OMAHA (DTN) -- Television reality star Paul Teutul Jr. admits he knew little about ethanol.
So when the Renewable Fuels Association approached the Newburgh, New York- based Orange County Choppers owner and star of the Discovery Channel's "American Chopper" series about building a customized ethanol bike, Teutul told DTN he got educated.
Now he's convinced ethanol is a good fuel for motorcycles at a time when the biking industry is chief among the harshest critics of the corn-based fuel.
"It's funny, when RFA came to us I really didn't know much about ethanol," he said during a public appearance at the Fuel Ethanol Workshop in Omaha this week.
"I had just heard things about ethanol in motorcycles that weren't really good. So until we built the bike and we got it running on ethanol, it wasn't until then that I realized it's actually a really great product for motorcycles; especially the air-cooling ones that I ride and build, because they run so much cooler than pump gas. Not only that, it's sustainable, it's made here, it's supporting the farmers, they support retired military. I started to really do my due diligence about it and realized that not only is there nothing bad about it, but every attribute of it is good."
The customized E85 bike was unveiled on Monday night to a television audience that spans across more than 260 countries on the latest episode of "American Chopper." When the show went off air nearly six years ago, it was averaging about 4 million viewers per episode. The show returned to the air in May.
American Chopper provides an obvious and important forum for the ethanol industry -- a massive audience of motorcycle lovers, many who know little or nothing about the fuel but are very familiar with one of the world's renowned chopper designers.
Robert White, vice president of industry relations for the RFA, was part of the filming of the episode at East Kansas Agri-Energy's ethanol plant in Garnett, Kansas.
The ethanol side of the episode starts with Teutul meeting with White and workers at the plant to talk about ethanol production. The show ends with Teutul riding the bike in front of hundreds of onlookers at the plant.
"It all started with farmers wanting another market for their corn," Bill Pracht, chairman of the board for East Kansas Agri-Energy tells Teutul during a tour of the plant on the episode. "The ethanol industry has been a fabulous market for corn."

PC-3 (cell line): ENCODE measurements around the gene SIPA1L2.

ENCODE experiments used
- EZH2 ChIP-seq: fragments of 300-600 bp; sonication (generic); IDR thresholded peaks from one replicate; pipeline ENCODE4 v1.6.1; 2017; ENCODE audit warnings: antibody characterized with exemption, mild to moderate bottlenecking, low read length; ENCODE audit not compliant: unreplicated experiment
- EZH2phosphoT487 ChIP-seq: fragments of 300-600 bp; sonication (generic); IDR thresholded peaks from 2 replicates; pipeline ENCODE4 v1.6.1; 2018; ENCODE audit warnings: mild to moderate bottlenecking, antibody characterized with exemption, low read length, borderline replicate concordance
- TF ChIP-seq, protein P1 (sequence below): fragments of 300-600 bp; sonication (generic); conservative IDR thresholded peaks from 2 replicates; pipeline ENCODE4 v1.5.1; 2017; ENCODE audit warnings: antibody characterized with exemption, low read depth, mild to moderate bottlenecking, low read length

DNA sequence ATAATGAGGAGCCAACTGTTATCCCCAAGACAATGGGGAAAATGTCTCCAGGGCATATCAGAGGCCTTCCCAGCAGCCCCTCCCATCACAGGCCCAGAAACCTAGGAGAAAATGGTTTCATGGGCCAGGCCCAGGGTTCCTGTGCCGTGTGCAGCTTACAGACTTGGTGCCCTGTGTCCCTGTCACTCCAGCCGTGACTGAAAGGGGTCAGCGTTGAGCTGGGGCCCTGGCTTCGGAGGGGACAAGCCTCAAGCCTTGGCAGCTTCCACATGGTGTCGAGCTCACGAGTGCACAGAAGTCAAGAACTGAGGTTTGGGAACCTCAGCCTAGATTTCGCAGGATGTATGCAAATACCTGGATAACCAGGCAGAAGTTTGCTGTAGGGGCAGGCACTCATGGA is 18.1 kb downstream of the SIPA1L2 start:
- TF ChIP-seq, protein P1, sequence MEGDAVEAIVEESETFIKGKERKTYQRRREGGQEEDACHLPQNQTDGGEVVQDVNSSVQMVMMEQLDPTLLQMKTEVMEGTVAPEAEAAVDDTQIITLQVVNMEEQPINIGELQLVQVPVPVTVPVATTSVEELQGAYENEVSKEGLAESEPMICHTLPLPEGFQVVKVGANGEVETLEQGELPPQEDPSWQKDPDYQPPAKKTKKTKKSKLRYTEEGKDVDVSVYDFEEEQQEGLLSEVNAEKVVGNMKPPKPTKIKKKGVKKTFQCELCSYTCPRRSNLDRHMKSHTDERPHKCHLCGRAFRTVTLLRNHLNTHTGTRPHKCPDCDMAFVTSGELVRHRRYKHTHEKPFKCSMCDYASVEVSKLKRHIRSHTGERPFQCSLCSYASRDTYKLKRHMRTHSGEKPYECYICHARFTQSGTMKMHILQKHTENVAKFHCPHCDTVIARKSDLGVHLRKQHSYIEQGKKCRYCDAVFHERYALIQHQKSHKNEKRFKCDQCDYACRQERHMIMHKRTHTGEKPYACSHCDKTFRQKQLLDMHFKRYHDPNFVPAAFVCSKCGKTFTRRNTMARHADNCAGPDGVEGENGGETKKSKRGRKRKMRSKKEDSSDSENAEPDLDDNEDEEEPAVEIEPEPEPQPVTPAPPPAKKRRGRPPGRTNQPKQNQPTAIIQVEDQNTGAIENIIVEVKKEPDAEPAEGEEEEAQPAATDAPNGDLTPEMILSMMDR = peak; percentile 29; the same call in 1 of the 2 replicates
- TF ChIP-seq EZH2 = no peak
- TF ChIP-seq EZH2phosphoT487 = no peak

White told DTN the bike is a tool to teach the proper use of fuels to the motorcycle community as part of the RFA's "Fuel Your Knowledge" campaign. "If they see the show, they know the bike," he said. "I expect this to continue to build and grow."
The custom red, white and blue air-cooled chopper that includes the RFA logo was designed to run specifically on E85, which includes specific adjustments to the carburetor and timing.
White said years ago he altered his own bike to run on E85.
"I pull up to the pump and I can pump either $1.90 for E85 or $3.50 for premium," he said. "The bike needs 90-plus octane to make it happen. Our end game is to demonstrate compatibility. The motorcycle community is concerned about E10."
Unlike the strong fumes coming from bikes running on gasoline, Teutul said he noticed the E85 bike's fumes smelled like popcorn.
"It's a very low imprint from that standpoint, and it runs phenomenal," he said. "It's been a great experience and then creatively we just stylized the bike in the fashion in which we wanted to represent ethanol as being a very high-functioning product."
Teutul said he believes a bike running on E85 has an advantage over those running on gasoline.
"One of the major things is unquestionably how cool it runs," he said.
"The temperature at which it runs is so much lower than fossil fuels. Just from a functioning standpoint, it really runs well in a motorcycle, especially in an air-cooled motorcycle. You've gotta remember a lot of these big events like Bike Week, you're in traffic most of the time. The biggest problem with these air-cooled motors is after a while they don't want to run anymore because they get too hot. I've not proved this, but I have to believe it's such a lower flashpoint that you should be able to hang longer than anyone who's running gas in that scenario."
There is an impression among many riders in the motorcycle community that fuels like E10 is harmful to bikes, although the fuel is approved for use by every motorcycle manufacturer.
"I'm a believer," Teutul said. "I don't know that getting pure ethanol or E85 you have to go to the right places to get it, but if you do want to run it in your area in your area and you have it, it's really simple. If you have a carburetor you have to bring the jets up by 30%, which is just larger jetting, really any shop can do it or you can do it yourself. You have to advance the timing by like 30% as well and that's all it takes. It doesn't eat anything inside the carburetor like people say it does. You do want to run it. You don't want it sitting too long. You don't want gas sitting too long in a carburetor."
Teutul told DTN he was sold on ethanol when he considered all the ways it helps rural communities and even veterans.
"Every aspect of it from the beginning to the end, is really a great process and it's really great economically for the areas these plants pop up," he said.
"They're supporting the local community and the local economy. They're giving farmers more opportunity to sell corn, even more localized instead of going further away. So I couldn't find one thing wrong with it and then we ran it in the bike, and when I first started it up I was extremely happy with it."
Find "American Chopper" episodes here: https://www.discovery.com/…
Todd Neeley can be reached at firstname.lastname@example.org
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